A D.C. Superior Court judge yesterday again released convicted Hanafi Muslim Abdul Hamid, this time saying that an error on the part of Hamid's lawyer was responsible for a decision by the D.C. Court of Appeals that temporarily nullified Hamid's earlier release.
Hamid had been sentenced to 36 to 108 years in prison for his role in the March 1977 seizure of more than 100 hostages at B'nai B'rith headquarters here.
Judge Nicholas S. Nunzio ordered him freed earlier this year, contending that Hamid, also known as Hilvan Finch, had been a model prisoner and therefore his sentence should be reduced to time served. The release sparked a storm of protest from numerous former hostages and others.
A few months later, the D.C. Court of Appeals reversed Nunzio's decision, saying that the judge acted after the prescribed 120-day period in which he had formal jurisdiction over the case. Hamid, who had gone to work in New York, voluntarily returned to Washington and surrendered to the judge pending the outcome of yesterday's hearing.
Yesterday, Nunzio freed Hamid again and effectively put the decision back in the hands of the appeals court by declaring that Hamid had been denied due process because his lawyer filed the request for reduction of sentence on the 118th day of the 120-day period -- leaving the judge insufficient time to rule before the period expired.
Nunzio said he expects the U.S. Attorney's Office to appeal yesterday's ruling, and prosecutors said such a move is under consideration.
Still, the release prompted an impromptu press conference by Hamid outside the courthouse, during which he said he apologized to the Washington community, "especially to the people in B'nai B'rith to whom I've really wanted to say some things from the heart.
"There were many mitigating circumstances which were not able to be brought out at the time of the trial with regards to my participation," Hamid said. "I am very happy to have the opportunity to have all these things brought out and heard in a just manner, which I think Judge Nunzio has done. I think that he has ruled fairly and justly."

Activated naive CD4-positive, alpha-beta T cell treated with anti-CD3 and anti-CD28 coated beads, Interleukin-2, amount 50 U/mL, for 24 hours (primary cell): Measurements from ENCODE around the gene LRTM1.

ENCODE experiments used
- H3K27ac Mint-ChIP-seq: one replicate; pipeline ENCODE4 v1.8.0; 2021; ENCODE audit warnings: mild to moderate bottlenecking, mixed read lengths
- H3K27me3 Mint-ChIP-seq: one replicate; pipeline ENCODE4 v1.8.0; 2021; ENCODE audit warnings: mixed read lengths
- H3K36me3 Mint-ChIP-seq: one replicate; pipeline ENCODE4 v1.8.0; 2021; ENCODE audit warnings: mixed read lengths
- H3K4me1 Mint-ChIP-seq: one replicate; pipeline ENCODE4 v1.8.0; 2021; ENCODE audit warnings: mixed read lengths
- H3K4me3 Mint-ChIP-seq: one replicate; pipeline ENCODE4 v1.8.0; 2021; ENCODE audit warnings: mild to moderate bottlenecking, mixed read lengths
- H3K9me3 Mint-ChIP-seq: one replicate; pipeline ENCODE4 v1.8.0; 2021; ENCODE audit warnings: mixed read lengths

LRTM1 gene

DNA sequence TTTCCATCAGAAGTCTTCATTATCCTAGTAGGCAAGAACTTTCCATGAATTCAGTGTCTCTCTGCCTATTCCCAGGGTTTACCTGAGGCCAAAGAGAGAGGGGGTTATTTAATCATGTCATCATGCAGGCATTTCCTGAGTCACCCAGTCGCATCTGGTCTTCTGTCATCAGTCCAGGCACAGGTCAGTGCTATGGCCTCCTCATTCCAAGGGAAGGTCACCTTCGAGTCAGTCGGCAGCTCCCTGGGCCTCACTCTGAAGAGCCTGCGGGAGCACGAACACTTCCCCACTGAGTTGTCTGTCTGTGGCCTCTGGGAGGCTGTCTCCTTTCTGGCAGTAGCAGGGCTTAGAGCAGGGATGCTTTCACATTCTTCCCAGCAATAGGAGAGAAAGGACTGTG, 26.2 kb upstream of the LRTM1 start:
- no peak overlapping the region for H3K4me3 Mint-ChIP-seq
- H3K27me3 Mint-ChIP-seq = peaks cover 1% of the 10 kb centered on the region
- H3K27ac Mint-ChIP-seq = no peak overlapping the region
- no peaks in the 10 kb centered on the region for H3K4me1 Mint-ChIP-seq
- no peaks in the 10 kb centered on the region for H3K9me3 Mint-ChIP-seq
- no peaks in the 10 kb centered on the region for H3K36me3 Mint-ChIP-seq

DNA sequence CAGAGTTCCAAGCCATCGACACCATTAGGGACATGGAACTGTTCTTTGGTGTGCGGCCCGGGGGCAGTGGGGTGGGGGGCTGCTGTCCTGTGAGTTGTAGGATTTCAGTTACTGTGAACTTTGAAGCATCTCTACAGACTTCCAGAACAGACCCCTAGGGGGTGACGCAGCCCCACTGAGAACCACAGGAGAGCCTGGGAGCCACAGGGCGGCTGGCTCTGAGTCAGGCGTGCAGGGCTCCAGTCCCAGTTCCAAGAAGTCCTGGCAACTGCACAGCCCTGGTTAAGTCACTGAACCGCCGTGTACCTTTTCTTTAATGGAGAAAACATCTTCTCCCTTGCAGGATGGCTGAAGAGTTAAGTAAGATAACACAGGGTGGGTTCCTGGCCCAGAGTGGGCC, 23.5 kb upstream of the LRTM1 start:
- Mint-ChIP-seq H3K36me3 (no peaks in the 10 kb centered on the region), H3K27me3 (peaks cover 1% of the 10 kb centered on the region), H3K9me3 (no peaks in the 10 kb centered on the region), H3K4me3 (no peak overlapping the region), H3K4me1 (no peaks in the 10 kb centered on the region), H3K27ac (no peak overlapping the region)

Nunzio originally released Hamid on Jan. 4, contending that Hamid's participation in the 1977 takeover was relatively small and because evidence was presented that Hamid had rehabilitated himself while serving the first few years of his term at the Lompoc federal prison in California.
Hamid was one of seven Hanafis who seized the headquarters of B'Nai B'rith, one of the nation's major Jewish service organizations, at 1640 Rhode Island Ave. NW, on March 9, 1977. Five others took over the District Building downtown and the Islamic Center on Massachusetts Avenue NW. Before the takeover ended, one reporter was shot to death, and Mayor Marion Barry (then a City Council member), a council aide and a government security guard were wounded.
Hamid's new attorneys, Timothy D. Junkin and Greta C. Van Sustern, argued in court papers that "through letters and phone calls made on his behalf, Hamid did everything in his power to ensure that his motion to reduce sentence would be ruled upon in a timely manner, so that it could be properly ruled upon. He received promises from his court-appointed lawyer that that would be done."
Assistant U.S. Attorney Paul L. Knight had argued to Nunzio that Hamid's original attorney, Charles F. Stow III, had merely followed the standard practice of local attorneys by waiting until close to the 120-day deadline in filing his sentence reduction request.
"Certainly if Stow followed a practice utilized by many of his colleagues," Knight argued in court papers, "it cannot be said that he was grossly incompetent."
Stow said yesterday, "I did exactly what every attorney has ever done."
Many defense lawyers interviewed yesterday acknowledged that on a regular basis they delay so their clients can build a successful record of rehabilitation in prison. Filing earlier, they argued, would deny their clients the opportunity to show favorable behavior to a judge.
Hamid has claimed that during his trial, then-Hanifi leader Hamaas Abdul Khaalis ordered each of the defendants not to assist in their defense, and that therefore no mitigating circumstances were presented on Hamid's behalf at his sentencing.
At a hearing last week, Hamid's sister, Marilyn, testified that she had repeatedly asked Stow to file the necessary court papers earlier.
Some of the former hostages have criticized Nunzio's actions as being insensitive, and at last week's hearing, several went to the courtroom hoping to testify against Hamid's release. Their request was turned down by the judge. Attempts to reach former hostages yesterday were unsuccessful.
Some lawyers yesterday said that Hamid's case could be a significant setback for prisoners. "It is going to call into serious question a lot of prior cases in which judges have reduced sentences subsequent to 120 days," said Christopher G. Hoge, a defense attorney who also participated in the 1977 Hanafi trial.